By Laura Schrauth | www.amdlawgroup.com Anyone who has used the internet in the last several years has undoubtedly seen or heard of memes. Meriam-Webster defines memes as, “an amusing or...
Originally posted 2014-09-23 11:00:20.
By Breanna Pendilton | amdlawgroup.com
Miami artist David Anasagasti (or “Ahol” as most people call him) has recently filed copyright infringement against clothing retailer American Eagle Outfitters. No, they did not steal his clothing designs or illegally use his music in their stores or advertisements (which would be the normal copyright infringement claim against a retail store). Ahol claims, however, that American Eagle’s recreation of his public street mural entitled “Droopy Eyes”, as a backdrop on their billboard advertising, infringes on his copyright of the work. American Eagle hired other artists to not only recreate Ahol’s original work, but to also add the American Eagle logo as well. The Company planned to use it on its web, billboard, and in-store displays around the world.
Ahol is not the first artist to bring “graffiti claims” against companies for copyright infringement. Other companies which have been involved in these claims include Coach, Sony Music, and Urban Outfitters. Yet, courts still agree that this is a case of first impression, because until recently, no one has ever tried this in court. But who should have the benefit of the doubt? What should the court consider?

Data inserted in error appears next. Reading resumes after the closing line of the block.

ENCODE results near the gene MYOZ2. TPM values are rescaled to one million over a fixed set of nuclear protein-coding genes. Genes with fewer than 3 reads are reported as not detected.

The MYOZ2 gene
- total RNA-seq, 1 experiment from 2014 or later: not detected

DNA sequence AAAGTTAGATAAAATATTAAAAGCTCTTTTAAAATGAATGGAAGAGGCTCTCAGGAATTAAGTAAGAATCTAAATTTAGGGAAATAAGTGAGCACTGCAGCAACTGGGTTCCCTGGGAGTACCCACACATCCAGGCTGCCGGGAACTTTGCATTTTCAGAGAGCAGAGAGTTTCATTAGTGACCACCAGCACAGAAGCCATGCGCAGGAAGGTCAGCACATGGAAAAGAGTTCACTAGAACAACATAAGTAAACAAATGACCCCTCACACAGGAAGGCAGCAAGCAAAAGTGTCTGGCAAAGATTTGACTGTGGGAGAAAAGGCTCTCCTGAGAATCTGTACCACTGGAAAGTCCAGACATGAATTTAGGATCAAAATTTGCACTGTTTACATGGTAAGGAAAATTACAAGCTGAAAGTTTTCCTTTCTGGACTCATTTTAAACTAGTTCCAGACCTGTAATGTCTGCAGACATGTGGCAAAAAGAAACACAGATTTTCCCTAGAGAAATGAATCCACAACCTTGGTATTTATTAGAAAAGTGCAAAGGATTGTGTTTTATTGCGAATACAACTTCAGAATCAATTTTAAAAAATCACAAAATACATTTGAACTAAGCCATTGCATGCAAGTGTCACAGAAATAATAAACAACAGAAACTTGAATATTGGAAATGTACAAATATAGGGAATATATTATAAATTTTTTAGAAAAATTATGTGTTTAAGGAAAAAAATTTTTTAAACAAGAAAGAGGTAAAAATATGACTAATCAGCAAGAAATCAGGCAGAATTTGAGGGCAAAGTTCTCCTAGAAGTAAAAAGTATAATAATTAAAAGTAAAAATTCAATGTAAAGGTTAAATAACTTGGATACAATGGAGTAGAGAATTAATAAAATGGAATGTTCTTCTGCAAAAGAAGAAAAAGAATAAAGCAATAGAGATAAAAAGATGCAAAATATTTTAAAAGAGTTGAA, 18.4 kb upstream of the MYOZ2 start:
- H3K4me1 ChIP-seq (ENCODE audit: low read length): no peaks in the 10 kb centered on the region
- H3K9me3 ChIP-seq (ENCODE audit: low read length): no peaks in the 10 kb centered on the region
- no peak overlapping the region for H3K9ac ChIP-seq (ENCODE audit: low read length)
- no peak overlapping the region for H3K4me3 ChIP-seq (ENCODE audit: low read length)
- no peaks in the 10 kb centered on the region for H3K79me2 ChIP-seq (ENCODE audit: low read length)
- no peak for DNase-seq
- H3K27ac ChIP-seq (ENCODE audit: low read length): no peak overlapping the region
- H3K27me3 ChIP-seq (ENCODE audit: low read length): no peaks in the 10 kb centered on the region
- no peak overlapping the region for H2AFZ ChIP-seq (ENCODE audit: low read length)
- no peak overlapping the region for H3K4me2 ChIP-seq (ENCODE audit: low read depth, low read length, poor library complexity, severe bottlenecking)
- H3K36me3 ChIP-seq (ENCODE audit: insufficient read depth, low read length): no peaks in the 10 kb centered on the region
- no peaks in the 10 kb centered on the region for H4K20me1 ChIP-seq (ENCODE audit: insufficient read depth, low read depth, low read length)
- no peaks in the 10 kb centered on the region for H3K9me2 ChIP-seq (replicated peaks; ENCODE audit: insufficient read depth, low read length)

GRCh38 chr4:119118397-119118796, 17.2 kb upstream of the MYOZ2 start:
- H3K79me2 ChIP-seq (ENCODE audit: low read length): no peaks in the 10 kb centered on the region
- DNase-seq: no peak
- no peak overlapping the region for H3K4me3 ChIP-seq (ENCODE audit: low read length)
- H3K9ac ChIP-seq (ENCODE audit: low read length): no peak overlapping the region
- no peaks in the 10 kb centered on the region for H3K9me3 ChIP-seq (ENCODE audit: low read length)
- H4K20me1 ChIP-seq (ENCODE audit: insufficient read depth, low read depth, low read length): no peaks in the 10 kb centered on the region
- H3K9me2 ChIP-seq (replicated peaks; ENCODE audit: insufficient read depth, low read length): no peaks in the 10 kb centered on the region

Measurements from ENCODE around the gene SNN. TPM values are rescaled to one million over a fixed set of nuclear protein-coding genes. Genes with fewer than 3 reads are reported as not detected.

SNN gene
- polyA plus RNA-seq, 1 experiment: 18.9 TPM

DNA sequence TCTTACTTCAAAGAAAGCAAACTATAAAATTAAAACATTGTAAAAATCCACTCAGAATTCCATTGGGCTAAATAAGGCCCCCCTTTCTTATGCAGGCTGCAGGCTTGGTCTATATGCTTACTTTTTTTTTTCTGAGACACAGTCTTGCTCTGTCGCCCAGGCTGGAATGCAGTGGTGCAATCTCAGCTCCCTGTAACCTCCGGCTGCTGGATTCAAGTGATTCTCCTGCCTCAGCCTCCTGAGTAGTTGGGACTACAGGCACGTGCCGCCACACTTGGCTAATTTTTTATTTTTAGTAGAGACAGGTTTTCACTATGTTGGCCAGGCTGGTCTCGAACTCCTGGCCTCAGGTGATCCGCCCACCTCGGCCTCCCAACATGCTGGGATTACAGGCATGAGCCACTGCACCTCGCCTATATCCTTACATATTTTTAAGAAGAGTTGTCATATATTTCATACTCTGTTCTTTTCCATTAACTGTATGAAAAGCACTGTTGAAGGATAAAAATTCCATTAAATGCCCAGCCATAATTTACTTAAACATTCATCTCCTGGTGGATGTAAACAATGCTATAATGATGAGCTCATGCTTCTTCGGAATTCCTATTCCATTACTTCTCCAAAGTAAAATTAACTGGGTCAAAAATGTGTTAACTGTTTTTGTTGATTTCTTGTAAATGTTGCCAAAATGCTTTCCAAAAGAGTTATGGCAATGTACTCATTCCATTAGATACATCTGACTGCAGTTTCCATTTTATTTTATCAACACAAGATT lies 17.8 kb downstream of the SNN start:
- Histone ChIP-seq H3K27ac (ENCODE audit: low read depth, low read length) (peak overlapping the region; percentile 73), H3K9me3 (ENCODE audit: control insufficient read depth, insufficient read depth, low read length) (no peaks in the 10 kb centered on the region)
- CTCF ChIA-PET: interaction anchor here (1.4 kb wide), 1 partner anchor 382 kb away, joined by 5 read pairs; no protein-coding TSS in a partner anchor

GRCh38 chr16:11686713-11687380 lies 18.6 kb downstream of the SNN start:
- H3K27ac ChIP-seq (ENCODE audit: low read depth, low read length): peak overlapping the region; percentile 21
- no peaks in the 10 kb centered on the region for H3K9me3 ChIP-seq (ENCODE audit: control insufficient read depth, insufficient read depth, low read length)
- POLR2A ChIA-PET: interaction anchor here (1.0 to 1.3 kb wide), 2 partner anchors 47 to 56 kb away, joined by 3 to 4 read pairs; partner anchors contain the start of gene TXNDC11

In my opinion, the court should consider exactly what the complaint suggests: copyright law. Copyright law only requires that literary and artistic works are fixed in a tangible medium of expression, without any registration requirement. There is no dispute that Ahol’s work meets this definition. (I mean, it’s on the wall! How more fixed and tangible can it be?) Statutory law mandates that the rights to reproduce the work and prepare derivative works (which is essentially what American Eagle has done) rest exclusively with the author. Some companies have tried to argue that graffiti is not subject to copyright protection because it is publicly displayed on streets. If that were the case, then would this not apply to your own billboards that are publicly displayed on streets and sidewalks? Or what about your clothing designs that are displayed in the streets every day when a person decides to wear your brand? Yeah, right!
AMD Law’s Tip of the Day: (It’s an oldie, but goodie) Do unto others, as you would have them do unto you.
Ahol’s Graffiti Mural